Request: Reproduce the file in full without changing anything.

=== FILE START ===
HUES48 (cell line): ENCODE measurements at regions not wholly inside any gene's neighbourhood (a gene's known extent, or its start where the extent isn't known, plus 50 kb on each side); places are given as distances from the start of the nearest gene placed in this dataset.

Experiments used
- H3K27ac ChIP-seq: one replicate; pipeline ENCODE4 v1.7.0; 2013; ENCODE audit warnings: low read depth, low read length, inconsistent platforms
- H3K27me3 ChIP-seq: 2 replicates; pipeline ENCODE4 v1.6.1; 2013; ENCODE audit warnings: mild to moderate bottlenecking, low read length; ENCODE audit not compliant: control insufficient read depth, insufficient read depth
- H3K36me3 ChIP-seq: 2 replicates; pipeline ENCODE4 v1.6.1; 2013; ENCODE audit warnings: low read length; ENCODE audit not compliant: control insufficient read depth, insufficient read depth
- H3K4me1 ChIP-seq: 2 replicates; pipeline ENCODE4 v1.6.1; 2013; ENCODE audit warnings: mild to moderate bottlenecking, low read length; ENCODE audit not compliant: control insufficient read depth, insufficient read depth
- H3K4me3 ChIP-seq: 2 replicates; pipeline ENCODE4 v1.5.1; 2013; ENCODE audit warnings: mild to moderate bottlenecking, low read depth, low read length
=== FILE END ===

HUES48 (cell line): ENCODE measurements at regions not wholly inside any gene's neighbourhood (a gene's known extent, or its start where the extent isn't known, plus 50 kb on each side); places are given as distances from the start of the nearest gene placed in this dataset.

Experiments used
- H3K27ac ChIP-seq: one replicate; pipeline ENCODE4 v1.7.0; 2013; ENCODE audit warnings: low read depth, low read length, inconsistent platforms
- H3K27me3 ChIP-seq: 2 replicates; pipeline ENCODE4 v1.6.1; 2013; ENCODE audit warnings: mild to moderate bottlenecking, low read length; ENCODE audit not compliant: control insufficient read depth, insufficient read depth
- H3K36me3 ChIP-seq: 2 replicates; pipeline ENCODE4 v1.6.1; 2013; ENCODE audit warnings: low read length; ENCODE audit not compliant: control insufficient read depth, insufficient read depth
- H3K4me1 ChIP-seq: 2 replicates; pipeline ENCODE4 v1.6.1; 2013; ENCODE audit warnings: mild to moderate bottlenecking, low read length; ENCODE audit not compliant: control insufficient read depth, insufficient read depth
- H3K4me3 ChIP-seq: 2 replicates; pipeline ENCODE4 v1.5.1; 2013; ENCODE audit warnings: mild to moderate bottlenecking, low read depth, low read length